It refers to the objectively verifiable organs, chromosomes, and hormones a person has. A female biological sex implies having a vagina, ovaries, XX chromosome configuration, and predominant estrogen. A male biological sex implies having testes, a penis, XY chromosomes, and predominant testosterone. However, biological sex cannot always be interpreted in binary terms. In fact, up to 1.7% people of the global population are intersex, which means they were born with physical sex characteristics that mix those traditionally female and male. For example, a person can have male sex organs and also a functional female reproductive system.
A person whose physical characteristics meet stereotypical social expectations. For example, a cisgender man is a biological man who thinks and feels he belongs to the male gender, and a cisgender woman is a biological woman who thinks and feels she belongs to the female gender. People who feel different from their biological sex identify themselves as transgender.
Diversity in general refers to the situation and the characteristics of an individual conditioned by the social groups in which he or she is inserted. People can be differentiated by sex, gender, races, nations, cultures, and religions. Sexual orientations and gender identities of lesbian, gay, bisexual, transgender, and intersex people have been for a long time a reason for punishment and social exclusion. In 1990, the World Health Organization (WHO) removed homosexuality from the international classification of diseases and health-related problems. In many countries, homosexual people have achieved the same rights as those in heterosexual relationships, that is two men or two women can get married and create a family. Nevertheless, there are still many countries that continue to punish homosexuality. Even when a country recognises rights to LGBTQ+ people, society as a whole is not always ready to recognise these rights, and homophobia remains a reality. The legal and cultural recognition of transgender identities is even more difficult in most countries of both Western and Eastern societies, and as a result transphobia is still rampant.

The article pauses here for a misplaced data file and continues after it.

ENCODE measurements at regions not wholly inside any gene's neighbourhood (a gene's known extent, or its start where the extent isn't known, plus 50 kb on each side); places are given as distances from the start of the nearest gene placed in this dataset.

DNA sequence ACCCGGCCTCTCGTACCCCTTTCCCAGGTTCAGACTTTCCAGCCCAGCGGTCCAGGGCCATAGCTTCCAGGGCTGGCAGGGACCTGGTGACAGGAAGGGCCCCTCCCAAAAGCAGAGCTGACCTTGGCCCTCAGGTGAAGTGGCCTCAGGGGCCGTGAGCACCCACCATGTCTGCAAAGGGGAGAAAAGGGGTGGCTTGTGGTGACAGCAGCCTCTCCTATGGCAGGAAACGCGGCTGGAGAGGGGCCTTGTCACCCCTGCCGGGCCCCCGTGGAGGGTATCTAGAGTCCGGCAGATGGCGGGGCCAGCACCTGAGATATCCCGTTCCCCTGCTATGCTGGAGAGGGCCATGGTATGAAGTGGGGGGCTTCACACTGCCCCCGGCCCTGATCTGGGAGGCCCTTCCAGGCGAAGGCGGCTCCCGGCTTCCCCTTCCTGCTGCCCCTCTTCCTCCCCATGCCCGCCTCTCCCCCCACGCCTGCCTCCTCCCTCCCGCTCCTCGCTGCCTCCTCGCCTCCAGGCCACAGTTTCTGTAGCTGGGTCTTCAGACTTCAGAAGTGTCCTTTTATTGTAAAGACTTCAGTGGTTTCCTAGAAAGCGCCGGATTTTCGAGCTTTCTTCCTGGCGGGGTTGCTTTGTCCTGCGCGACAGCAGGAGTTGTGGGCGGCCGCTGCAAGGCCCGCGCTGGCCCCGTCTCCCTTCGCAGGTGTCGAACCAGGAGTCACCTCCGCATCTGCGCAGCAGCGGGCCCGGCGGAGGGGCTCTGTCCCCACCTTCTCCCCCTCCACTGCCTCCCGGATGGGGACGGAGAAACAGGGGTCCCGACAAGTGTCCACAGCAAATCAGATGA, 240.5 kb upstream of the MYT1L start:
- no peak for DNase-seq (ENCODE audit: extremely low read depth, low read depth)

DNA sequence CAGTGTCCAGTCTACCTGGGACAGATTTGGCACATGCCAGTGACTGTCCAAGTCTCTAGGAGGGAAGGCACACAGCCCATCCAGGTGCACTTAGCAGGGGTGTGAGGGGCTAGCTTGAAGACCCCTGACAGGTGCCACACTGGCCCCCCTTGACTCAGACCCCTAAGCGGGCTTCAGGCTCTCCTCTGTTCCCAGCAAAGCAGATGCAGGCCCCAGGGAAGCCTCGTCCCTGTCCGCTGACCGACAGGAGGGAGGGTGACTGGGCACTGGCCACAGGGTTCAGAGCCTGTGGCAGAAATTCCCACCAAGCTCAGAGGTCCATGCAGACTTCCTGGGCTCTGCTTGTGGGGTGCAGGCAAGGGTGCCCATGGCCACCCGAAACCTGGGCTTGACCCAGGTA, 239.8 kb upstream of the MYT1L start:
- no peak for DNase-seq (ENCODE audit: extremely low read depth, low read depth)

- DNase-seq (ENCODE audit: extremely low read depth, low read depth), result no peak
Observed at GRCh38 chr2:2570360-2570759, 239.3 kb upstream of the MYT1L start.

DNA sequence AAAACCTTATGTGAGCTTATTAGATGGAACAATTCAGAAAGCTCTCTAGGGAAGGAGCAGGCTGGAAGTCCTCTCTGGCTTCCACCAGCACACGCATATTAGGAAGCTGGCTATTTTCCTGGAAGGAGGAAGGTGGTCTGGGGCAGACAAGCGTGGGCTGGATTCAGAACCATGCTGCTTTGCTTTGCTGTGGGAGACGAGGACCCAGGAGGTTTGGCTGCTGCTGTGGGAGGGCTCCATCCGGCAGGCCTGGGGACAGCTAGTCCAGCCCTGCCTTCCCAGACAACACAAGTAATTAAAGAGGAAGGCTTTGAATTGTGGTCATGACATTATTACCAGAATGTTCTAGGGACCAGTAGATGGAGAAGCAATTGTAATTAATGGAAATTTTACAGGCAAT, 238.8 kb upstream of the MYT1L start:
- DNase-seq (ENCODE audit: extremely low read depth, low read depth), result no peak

Group of movements whose common goal is to achieve political, social, economic, cultural, and legal equality between women and men, to abolish inequalities and to promote women’s rights. Today, it comes in a wide variety of approaches, analyses, forms of action, and practices (for this reason sometimes the plural term feminisms is preferred). In its different forms, feminism consists in an ongoing struggle to build a society where cisgender and transgender women and men can develop their qualities and their skills equally, regardless of their age, sexual orientations, origin, cultural and social background.
The act of blurring gender expectations and defying stereotypes.
The expression gender equality is based on the principle of non-discrimination on the grounds of sex and gender. It refers to the social condition in which men and women are guaranteed the same opportunities, rights, and respect. According to this principle, women’s rights must be recognised in all areas, such as political rights, employment, education, health, and the economy. Discrimination against women is still present in our societies, although at various levels and in more or less blatant forms. Examples of such discrimination are inequalities in access to basic or higher education, professional opportunities or the actual possibility of holding public office. These inequalities increase the economic gap between men and women. Gender inequality is also present in the household: in order to tackle it, new generations must receive an education inspired by the principle of gender equality, so that men and women share the same responsibilities in the distribution of domestic chores.
Gender identity refers to the gender a person identifies with. It refers to the sense of belonging to a gender and is formed during the development of an individual. While sex is based on biological characteristics, gender refers to a social construct. According to their gender identities, people can be defined as cisgender or transgender. Gender identity does not derive from biological sex and is not necessarily linked to sexual orientations. Gender identity, gender role (how a person is perceived by others), and biological sex influence how people perceive themselves in society.